JL..............
    Automotive lifts are air over oil.
    It sounds like you were out of oil.
    It is a silly reason to condemn the use of air
    as a means to move things, when you had
    one bad experience with a system that was
    not functioning properly for one or more
    reasons. Shoot from the hip logic is not
    productive.

    -Doozer

    Leave a comment:


  • Willy
    replied
    Originally posted by JoeLee View Post
    The demo video is really deceiving because there is no load on the ram and it moves very freely in and out.
    You start to put a load on it the air is going to compress until there is enough pressure to move what ever it's pushing. I don't know if putting pressure on the retracting side of the ram is going to make any difference as it just acts as more of a load.The air is going to compress on either side of the dual action ram.
    Those are OK for moving light actuator arms where the ram stops when the arm hit's the end of it's travel, and slamming open and closed doesn't matter. I can't visualize it for moving heavy stuff accurately.

    JL...............
    Never had issues with them in the past. Restricting the outflow will act as a snubber. Air systems are application specific, a drill press table should be in their realm of operation. Doing so hydraulically, while it can be done is usually not a viable option.

    Air cylinders will never be as controllable however as a hydraulic system because as you say air is compressable, fluids typically are not.
    However they do see a lot of industrial uses, you do have to choose your battles and engineer the system appropriately though.

    Leave a comment:


  • Willy
    replied
    Not sure what local pricing would be in your area but they can be had cheaply on Ebay.
    Although only 6mm these are a buck a piece USD. Even at local sourcing and prices a couple shouldn't break the bank.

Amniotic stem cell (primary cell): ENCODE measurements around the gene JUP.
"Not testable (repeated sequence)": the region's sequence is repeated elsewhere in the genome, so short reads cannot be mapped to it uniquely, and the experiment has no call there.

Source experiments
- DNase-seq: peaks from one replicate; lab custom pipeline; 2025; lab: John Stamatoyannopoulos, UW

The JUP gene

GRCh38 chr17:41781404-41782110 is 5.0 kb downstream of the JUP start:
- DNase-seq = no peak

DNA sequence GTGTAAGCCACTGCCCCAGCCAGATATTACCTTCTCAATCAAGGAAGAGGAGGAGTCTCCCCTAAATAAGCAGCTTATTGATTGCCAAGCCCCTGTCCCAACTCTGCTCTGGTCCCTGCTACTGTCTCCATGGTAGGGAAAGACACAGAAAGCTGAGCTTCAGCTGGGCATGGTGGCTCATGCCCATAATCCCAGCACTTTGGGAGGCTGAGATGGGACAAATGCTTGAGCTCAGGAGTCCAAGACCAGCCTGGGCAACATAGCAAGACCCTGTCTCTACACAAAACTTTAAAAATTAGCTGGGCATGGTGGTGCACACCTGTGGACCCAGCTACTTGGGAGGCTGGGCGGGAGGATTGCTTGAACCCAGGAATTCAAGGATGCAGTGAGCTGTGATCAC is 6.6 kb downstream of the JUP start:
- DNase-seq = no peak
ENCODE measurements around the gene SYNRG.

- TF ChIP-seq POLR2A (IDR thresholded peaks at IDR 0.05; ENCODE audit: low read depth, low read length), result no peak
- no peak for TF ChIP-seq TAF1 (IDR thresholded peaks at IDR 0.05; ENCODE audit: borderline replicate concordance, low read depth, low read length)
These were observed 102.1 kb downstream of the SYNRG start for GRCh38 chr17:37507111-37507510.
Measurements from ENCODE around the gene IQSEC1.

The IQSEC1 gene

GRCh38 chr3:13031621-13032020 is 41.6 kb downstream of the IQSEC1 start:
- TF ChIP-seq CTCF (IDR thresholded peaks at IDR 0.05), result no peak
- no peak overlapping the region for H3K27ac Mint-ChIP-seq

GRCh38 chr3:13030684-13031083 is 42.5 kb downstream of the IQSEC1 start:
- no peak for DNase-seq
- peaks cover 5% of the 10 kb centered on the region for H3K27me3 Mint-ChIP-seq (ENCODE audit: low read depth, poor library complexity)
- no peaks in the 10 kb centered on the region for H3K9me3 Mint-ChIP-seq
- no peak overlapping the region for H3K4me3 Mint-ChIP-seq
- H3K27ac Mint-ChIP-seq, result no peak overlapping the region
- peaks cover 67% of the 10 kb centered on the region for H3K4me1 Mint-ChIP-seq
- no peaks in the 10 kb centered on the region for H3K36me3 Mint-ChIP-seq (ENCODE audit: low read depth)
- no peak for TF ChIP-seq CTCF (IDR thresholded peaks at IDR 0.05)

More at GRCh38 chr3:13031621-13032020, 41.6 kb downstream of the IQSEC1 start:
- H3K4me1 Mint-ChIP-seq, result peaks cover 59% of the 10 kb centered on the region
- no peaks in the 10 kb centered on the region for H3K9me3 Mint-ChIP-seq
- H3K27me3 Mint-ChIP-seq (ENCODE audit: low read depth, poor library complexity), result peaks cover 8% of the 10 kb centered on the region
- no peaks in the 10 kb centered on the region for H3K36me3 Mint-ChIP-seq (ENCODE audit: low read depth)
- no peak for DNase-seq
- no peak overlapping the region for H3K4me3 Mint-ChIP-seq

https://www.ebay.ca/itm/6mmAir-Flow-...53.m1438.l2649

    Leave a comment:


  • JoeLee
    replied
    Originally posted by Willy View Post
    What Joe mentions about air cylinder stiction is very true on cylinders that do not control the rate of piston extension and retraction. When in use for example, the cylinder extends, hangs up, and then pops out, sometimes violently.
    Without control this can sometimes result in a system that is almost unusable.

    I have used a lot of equipment that already had a standard air system so it was a no-brainer to utilize that system rather than add a hydraulic system when it was not needed due to the lower power requirements necessary for the intended application.
    We soon got educated on air cylinder control valves that offer smooth and constant motion.

    Have a look at the short video below to see what some of the options are.

    https://www.youtube.com/watch?time_c...&v=cYBIq74IikE
    The demo video is really deceiving because there is no load on the ram and it moves very freely in and out.
    You start to put a load on it the air is going to compress until there is enough pressure to move what ever it's pushing. I don't know if putting pressure on the retracting side of the ram is going to make any difference as it just acts as more of a load.The air is going to compress on either side of the dual action ram.
    Those are OK for moving light actuator arms where the ram stops when the arm hit's the end of it's travel, and slamming open and closed doesn't matter. I can't visualize it for moving heavy stuff accurately.

    JL...............

    Leave a comment:


  • BudB
    replied
    Thanks all! Looks like push fittings are the way to go. Flow controls in line and only enough pressure (30psi) to allow easy positioning.

    Leave a comment:


  • Willy
    replied
    What Joe mentions about air cylinder stiction is very true on cylinders that do not control the rate of piston extension and retraction. When in use for example, the cylinder extends, hangs up, and then pops out, sometimes violently.
    Without control this can sometimes result in a system that is almost unusable.

    I have used a lot of equipment that already had a standard air system so it was a no-brainer to utilize that system rather than add a hydraulic system when it was not needed due to the lower power requirements necessary for the intended application.
    We soon got educated on air cylinder control valves that offer smooth and constant motion.